by mbone (558574) on Monday August 06, 2012 @02:39AM (#40892071)

    I also heard that, and it did sound like they were talking about a few meters offset but, note

    - the landing was out of sight of Earth, so there was no direct Earth tracking of the landing.
    - Mars Odyssey orbiter has at best a very bad Doppler tracking system, which I don't think they were even using, and
    - the internal inertial guidance system is not going to be good at the meter level.

    So, I would really doubt that they currently know the landing accuracy to anything like the meter level. It will take a few days to really determine where the rover is, and thus the true error. (The last I heard, they do not plan ANY range / doppler tracking from Earth, which I regard as a mistake, but it's best not to get me started on that.)

  • by Anonymous Coward on Monday August 06, 2012 @02:56AM (#40892173)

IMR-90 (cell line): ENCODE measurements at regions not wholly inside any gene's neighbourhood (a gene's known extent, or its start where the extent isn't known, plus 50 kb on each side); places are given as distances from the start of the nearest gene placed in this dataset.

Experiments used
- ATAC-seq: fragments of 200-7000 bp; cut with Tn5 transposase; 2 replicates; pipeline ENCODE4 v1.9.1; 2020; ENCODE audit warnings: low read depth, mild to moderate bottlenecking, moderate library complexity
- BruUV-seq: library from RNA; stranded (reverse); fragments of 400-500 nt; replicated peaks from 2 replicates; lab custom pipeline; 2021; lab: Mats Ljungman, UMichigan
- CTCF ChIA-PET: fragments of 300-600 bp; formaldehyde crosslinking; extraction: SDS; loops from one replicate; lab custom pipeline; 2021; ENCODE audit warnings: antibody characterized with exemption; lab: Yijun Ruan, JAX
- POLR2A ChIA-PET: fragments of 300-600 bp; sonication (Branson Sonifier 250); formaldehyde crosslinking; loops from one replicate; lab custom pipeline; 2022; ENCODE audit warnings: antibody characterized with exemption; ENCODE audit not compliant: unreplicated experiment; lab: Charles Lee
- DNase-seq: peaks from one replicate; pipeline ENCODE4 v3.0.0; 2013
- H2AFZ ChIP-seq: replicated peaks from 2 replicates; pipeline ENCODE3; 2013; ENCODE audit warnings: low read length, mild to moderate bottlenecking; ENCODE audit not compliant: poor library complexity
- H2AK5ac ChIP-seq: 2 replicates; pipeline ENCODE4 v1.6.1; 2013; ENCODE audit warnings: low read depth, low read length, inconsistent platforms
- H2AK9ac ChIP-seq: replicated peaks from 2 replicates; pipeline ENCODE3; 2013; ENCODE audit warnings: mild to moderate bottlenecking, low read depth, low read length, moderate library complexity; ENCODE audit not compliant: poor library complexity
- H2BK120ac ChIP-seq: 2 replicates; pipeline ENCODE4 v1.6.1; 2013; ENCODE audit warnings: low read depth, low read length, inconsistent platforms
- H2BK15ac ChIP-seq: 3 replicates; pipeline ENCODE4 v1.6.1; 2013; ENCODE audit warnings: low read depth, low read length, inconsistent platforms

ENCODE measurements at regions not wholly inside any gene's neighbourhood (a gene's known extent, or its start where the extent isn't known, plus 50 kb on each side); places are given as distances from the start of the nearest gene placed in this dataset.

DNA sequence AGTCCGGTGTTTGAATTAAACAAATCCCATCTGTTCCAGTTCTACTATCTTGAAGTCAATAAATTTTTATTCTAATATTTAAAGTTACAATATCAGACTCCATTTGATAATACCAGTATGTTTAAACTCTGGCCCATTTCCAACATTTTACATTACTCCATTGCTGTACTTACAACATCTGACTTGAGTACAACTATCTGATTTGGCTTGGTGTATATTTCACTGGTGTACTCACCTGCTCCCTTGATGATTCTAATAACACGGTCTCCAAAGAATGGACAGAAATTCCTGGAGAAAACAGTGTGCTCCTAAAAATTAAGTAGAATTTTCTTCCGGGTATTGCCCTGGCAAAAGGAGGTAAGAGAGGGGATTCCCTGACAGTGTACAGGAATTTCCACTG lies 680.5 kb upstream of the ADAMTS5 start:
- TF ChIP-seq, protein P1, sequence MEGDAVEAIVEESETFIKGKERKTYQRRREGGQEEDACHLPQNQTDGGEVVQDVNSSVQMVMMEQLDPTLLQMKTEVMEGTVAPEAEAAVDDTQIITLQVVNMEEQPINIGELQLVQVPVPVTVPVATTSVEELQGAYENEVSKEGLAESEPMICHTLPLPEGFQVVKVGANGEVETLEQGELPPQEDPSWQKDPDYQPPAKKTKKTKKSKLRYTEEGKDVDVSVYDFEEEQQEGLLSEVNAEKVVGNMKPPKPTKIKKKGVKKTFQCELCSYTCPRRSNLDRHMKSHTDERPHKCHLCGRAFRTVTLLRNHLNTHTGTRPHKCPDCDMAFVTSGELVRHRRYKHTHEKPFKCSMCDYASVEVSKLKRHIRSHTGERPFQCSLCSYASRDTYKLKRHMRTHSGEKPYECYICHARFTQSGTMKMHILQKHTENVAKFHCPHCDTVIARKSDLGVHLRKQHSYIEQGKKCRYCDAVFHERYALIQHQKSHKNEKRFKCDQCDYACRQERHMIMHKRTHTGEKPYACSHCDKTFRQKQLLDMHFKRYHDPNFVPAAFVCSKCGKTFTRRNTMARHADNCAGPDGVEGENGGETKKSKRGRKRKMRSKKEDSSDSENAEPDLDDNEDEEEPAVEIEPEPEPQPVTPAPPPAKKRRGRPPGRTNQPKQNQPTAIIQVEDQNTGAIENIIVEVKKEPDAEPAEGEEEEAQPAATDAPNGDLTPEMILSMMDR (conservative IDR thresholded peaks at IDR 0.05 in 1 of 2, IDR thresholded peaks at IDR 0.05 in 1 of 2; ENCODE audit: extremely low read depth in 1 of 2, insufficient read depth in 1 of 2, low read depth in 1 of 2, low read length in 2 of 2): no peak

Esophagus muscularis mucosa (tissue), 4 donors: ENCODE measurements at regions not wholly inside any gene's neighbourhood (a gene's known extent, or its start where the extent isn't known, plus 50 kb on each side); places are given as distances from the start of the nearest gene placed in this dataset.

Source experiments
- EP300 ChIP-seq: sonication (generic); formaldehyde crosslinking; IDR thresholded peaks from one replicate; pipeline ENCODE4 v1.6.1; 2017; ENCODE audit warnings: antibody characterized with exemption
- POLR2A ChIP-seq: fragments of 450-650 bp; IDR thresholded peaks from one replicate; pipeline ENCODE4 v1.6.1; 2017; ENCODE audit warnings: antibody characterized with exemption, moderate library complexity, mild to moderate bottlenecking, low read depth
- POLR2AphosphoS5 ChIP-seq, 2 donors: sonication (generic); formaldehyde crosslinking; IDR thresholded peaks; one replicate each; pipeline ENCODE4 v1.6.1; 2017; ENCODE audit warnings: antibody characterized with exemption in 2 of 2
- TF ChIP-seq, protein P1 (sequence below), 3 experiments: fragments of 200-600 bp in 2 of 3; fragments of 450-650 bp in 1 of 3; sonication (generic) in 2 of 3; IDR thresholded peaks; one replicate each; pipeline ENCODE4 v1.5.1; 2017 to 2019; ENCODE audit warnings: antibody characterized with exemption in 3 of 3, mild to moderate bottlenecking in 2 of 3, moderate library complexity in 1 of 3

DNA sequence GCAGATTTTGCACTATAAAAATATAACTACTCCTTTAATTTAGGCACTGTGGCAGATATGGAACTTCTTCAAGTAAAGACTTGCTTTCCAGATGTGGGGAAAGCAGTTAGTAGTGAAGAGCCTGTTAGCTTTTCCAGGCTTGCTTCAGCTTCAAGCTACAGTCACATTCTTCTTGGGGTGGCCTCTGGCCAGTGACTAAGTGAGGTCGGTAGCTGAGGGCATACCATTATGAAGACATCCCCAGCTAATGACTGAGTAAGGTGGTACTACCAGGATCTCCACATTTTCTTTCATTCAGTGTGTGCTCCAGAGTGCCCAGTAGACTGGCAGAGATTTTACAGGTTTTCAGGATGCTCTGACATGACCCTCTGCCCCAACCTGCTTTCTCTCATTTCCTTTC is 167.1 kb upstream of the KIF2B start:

Well, yeah. That's what unix nerds tend to use for their mobile devices. Apple laptops are easily the most popular laptops I've ever seen among us engineering types at Sun and Oracle in the last decade.

  • Re:Wow. (Score:5, Interesting)

    by icebike (68054) * on Monday August 06, 2012 @03:51AM (#40892435)

    Not true.

    In fact NASA was amazed just how much continued interest there was in the Spirit and Opportunity rovers over the years.
    The hits on the web site [nasa.gov] show a huge spike every time one of these
    rovers bump into an interesting rock, even if the mainstream media can't be bothered to mention it.

    Nobody expects constant 24 7 news coverage of the slow journey of a rover across a barren plane. Nor do we watch
    sports super stars driving to the stadium.

    This idea that there has to be 24/7 engagement of drop-jawed rapture to indicate
    a high level of public interest seems to be trotted out ONLY for Space explorations.